sight fishing advantages
To see fish in the water, captains focus on two main issues – elevation and polarization. A perch above the water and quality sunglasses vastly improve the chances they’ll find fish. However, many options and opinions exist for just how high to go and what type of glasses to wear.
For instance, captains who chase cobia and bonefish usually invest in a boat built with a poling platform or tower, or they buy a custom, aftermarket crow’s nest or second station. Some add a bow platform for the casting angler.
“I fish two different kinds of boats,” says Capt. Clif Jones, an Orange Beach, Alabama, guide (251-747-4702, www.shallowmindedoutfitters.com) who sight-fishes for cobia and redfish. “I have an East Cape skiff with a regular poling platform, and on the front I have a casting platform with a cage [rail] around it. On the right-hand side is a spinning-rod holder. The angler can grab it and go.”
Jones’ second boat – a 31-foot center-console – features an 18-foot tower. “My tower is as tall as I can get it. It’s four steps above the hardtop,” he says. “The outriggers are pop-outs. I can pop them out and they’re out of the way. My sun shade/T-top is also removable.”
The rod holders on the tower face forward and upward about 10 degrees, so Jones can pick up a rod and cast from his perch. Jones generally throws a teaser toward an interested cobia, drawing it toward the bow, where a fly angler can make his presentation.
“We have certain dimensions and area we can work with,” says Jamey Breland of Island Towers (251-973-1320, www.islandtowers.com), the Theodore, Alabama, company that built Jones’ tower and platform. “We try to optimize it for the client, and make it comfortable and safe. It’s all based on the customer’s preference.”
Only a few parameters remain hard and fast: Total height for trailer boats transported over road can’t exceed 13 feet 6 inches by law; boats must also fit in their storage facility.
The typical “ling,” or cobia, tower elevates the captain about seven to eight feet. It features a starboard floor, screwed to the boat’s T-top, and a frame. It’s either removable or it hinges forward. Basic cost is $1,200 to $1,500, Breland says. Owners can opt to pay for an extra set of controls and electronics in the tower.
A 14- to 16-inch bow platform costs $400 to $500. Add a cage, or rail, for support in choppy seas, and you’ll spend $700 to $900.
Innovate and Adapt**
Captains who chase other species – such as jacks, tripletail, false albacore and others – generally use what they have on board to stand a little taller. Those fisheries occur seasonally, and in areas where other styles of fishing might negate the use of a tower.
“I took the poling platform off my boat (Maverick Master Angler 21) because my fly guys were busting too many rods on it,” says Capt. Mike Holliday (772-341-6105, www.captainmikeholliday.com), a Stuart, Florida, guide who sight-fishes for jacks and hunts many inshore species.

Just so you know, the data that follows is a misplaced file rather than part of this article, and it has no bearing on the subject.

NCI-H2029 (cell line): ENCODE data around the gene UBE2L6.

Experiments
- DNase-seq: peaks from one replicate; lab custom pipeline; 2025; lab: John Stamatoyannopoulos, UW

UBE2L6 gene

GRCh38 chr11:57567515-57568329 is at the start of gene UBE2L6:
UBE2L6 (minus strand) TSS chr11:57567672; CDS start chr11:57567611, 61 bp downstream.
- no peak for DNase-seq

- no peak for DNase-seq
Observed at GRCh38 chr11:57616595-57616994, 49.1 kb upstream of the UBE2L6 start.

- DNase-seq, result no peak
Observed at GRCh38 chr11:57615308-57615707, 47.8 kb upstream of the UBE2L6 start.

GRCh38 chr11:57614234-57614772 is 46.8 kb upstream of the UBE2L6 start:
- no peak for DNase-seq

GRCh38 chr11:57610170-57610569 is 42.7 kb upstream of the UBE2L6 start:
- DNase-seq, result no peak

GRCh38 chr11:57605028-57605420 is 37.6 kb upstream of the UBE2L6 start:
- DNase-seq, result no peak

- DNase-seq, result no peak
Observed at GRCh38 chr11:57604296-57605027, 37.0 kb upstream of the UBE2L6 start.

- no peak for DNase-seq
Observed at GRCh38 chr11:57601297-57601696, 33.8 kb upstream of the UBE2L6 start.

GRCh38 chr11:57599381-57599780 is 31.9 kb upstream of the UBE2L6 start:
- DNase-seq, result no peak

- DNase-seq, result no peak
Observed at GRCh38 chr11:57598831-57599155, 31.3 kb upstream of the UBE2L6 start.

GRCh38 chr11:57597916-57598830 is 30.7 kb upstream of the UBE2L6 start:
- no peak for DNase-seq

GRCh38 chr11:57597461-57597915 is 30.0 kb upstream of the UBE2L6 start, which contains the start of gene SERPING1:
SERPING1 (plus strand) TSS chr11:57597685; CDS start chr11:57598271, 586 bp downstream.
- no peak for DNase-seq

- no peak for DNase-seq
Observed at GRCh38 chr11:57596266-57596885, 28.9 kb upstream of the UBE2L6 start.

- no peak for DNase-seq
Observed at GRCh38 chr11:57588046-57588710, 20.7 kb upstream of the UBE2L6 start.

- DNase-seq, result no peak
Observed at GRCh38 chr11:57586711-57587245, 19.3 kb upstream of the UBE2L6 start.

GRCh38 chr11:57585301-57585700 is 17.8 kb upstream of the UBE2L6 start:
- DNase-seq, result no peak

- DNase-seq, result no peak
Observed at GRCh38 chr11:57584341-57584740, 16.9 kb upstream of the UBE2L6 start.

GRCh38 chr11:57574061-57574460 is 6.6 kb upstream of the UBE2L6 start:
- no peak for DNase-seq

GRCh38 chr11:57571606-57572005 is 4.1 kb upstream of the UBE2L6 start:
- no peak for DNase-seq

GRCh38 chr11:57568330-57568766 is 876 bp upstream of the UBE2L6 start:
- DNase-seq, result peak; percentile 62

Holliday says he occasionally stands on his console and holds the tip of a rod racked vertically next to him, or he stands on a cooler on the back deck. “Most of the time that’s not necessary,” he says. “I do that when I lose fish – like a school of cobia that are on a stingray – and I need to get a little higher to see the darkness of the ray on the bottom.”
Other captains stand on the seat of their leaning post and steady themselves by holding a dock line wrapped around the center-console grab rail in front of them. Still others stand on the gunwale
Holliday also recommends wearing a Buff-type cloth facemask. He wraps one over his nose and under his sunglasses, then over the top of his hat. “That lets the facemask block the sun on the side and darken everything around me. And as always, it’s a dark underbill on the hat,” he says.
Holliday and others sing the praises of properly polarized sunglasses that are not_ too_ dark. The lighter glasses “bring out and accent the color, making it easier to spot fish,” Holliday says.
“While darker sunglasses are more comfortable and reduce strain in very bright light…you’re also compromising your ability to see well,” says Mark Fisher, director of outdoor sales for Wiley X.
Lighter colors such as amber, copper and vermillion – brown-based lenses – also block more blue light, says Ed Moody, vice president of product development for Costa. Blue light – one of the visible colors in the spectrum of sunlight – focuses imperfectly on the retina and causes an effect called blue blur, which makes us see less clearly. “A good pair of quality lenses blocks most, but not all, blue light. About 4 percent to 6 percent blue is all we need,” Moody says.
Polarization, of course, remains key. Polarizing filters reduce glare. Properly polarized sunglasses feature a filter sandwiched or encased within the lenses, not lenses that have been dipped or coated, Moody says.
In addition, Fisher says Wiley’s patented, removable Facial Cavity Seal “protects” polarization by blocking side and back light and their associated glare.
Photo: Bill Doster for BoatingLAB
The final qualifier for a good pair of sight-fishing sunglasses is quality optics, Moody says. And while that can be hard for a consumer to assess, asking the right questions of reputable dealers delivers results.
Several of the captains interviewed expressed a preference for Costa’s 580 lens technology because of its color-enhancement properties. Moody says 580s block distortion-causing yellow light (at 580 nanometers). “It adjusts the amount and type of light coming through the lens into the eye,” he says. “It’s like a graphic equalizer.”